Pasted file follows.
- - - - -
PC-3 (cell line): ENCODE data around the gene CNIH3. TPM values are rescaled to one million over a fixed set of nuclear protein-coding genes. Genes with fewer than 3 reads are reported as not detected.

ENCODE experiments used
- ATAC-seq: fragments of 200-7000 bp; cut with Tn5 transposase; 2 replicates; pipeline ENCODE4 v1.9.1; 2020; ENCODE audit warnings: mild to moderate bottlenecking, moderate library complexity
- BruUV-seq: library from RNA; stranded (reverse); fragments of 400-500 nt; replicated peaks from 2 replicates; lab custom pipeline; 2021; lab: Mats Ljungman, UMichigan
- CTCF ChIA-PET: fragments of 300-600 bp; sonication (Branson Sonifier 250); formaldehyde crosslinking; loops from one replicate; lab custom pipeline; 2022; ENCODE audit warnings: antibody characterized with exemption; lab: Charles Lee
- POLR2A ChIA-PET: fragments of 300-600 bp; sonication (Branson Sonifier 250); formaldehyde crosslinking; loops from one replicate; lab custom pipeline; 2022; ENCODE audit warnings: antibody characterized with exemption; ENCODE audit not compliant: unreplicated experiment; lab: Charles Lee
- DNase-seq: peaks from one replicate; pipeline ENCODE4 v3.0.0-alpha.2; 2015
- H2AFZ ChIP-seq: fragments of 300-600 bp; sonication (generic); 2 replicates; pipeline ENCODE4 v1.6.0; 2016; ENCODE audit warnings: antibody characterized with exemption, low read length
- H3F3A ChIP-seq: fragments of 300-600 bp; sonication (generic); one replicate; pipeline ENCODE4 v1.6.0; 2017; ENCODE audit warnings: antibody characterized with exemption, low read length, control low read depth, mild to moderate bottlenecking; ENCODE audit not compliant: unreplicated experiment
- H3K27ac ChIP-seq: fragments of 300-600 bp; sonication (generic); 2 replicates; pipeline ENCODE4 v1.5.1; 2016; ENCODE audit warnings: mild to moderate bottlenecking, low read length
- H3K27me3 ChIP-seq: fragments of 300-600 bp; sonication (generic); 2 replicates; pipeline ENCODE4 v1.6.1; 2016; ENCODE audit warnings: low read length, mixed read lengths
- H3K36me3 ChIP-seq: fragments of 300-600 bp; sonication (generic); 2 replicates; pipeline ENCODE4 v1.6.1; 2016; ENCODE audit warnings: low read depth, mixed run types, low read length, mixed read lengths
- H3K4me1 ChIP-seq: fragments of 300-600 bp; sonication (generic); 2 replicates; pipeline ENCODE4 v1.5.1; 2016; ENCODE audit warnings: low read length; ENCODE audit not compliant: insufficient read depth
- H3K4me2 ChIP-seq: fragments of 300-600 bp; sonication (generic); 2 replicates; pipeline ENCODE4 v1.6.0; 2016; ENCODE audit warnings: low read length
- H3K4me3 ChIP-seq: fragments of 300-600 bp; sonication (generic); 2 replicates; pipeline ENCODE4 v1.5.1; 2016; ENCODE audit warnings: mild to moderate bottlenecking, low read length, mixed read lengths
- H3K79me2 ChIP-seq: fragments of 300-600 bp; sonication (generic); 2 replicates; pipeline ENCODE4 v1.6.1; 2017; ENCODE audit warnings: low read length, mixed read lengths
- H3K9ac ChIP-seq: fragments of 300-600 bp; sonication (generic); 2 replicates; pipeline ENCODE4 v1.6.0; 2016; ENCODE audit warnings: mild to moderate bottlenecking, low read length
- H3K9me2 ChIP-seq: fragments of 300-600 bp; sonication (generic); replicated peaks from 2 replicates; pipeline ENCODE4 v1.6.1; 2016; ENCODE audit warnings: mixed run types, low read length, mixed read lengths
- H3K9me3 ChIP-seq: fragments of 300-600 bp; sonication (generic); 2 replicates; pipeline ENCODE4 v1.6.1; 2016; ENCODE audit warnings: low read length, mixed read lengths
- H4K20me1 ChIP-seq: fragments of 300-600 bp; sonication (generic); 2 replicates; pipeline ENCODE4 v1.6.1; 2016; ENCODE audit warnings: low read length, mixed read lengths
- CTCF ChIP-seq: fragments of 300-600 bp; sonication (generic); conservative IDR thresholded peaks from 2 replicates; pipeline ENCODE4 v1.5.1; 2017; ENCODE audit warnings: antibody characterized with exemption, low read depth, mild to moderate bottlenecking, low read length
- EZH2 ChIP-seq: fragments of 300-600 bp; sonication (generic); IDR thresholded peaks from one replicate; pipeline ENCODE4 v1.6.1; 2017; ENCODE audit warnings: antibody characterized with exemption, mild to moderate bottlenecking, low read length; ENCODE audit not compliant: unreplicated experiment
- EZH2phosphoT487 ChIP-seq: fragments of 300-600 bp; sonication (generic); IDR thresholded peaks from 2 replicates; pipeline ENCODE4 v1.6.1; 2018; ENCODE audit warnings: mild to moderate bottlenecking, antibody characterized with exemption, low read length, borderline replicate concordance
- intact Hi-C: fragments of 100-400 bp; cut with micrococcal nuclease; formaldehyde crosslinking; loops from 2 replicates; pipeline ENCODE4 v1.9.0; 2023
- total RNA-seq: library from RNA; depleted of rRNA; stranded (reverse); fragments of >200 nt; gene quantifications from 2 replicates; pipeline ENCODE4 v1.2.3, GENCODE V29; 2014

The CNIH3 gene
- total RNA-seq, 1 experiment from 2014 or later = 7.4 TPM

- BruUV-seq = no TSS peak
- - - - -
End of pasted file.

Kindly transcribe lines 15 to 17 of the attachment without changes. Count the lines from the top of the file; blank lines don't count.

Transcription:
- H3K4me3 ChIP-seq: fragments of 300-600 bp; sonication (generic); 2 replicates; pipeline ENCODE4 v1.5.1; 2016; ENCODE audit warnings: mild to moderate bottlenecking, low read length, mixed read lengths
- H3K79me2 ChIP-seq: fragments of 300-600 bp; sonication (generic); 2 replicates; pipeline ENCODE4 v1.6.1; 2017; ENCODE audit warnings: low read length, mixed read lengths
- H3K9ac ChIP-seq: fragments of 300-600 bp; sonication (generic); 2 replicates; pipeline ENCODE4 v1.6.0; 2016; ENCODE audit warnings: mild to moderate bottlenecking, low read length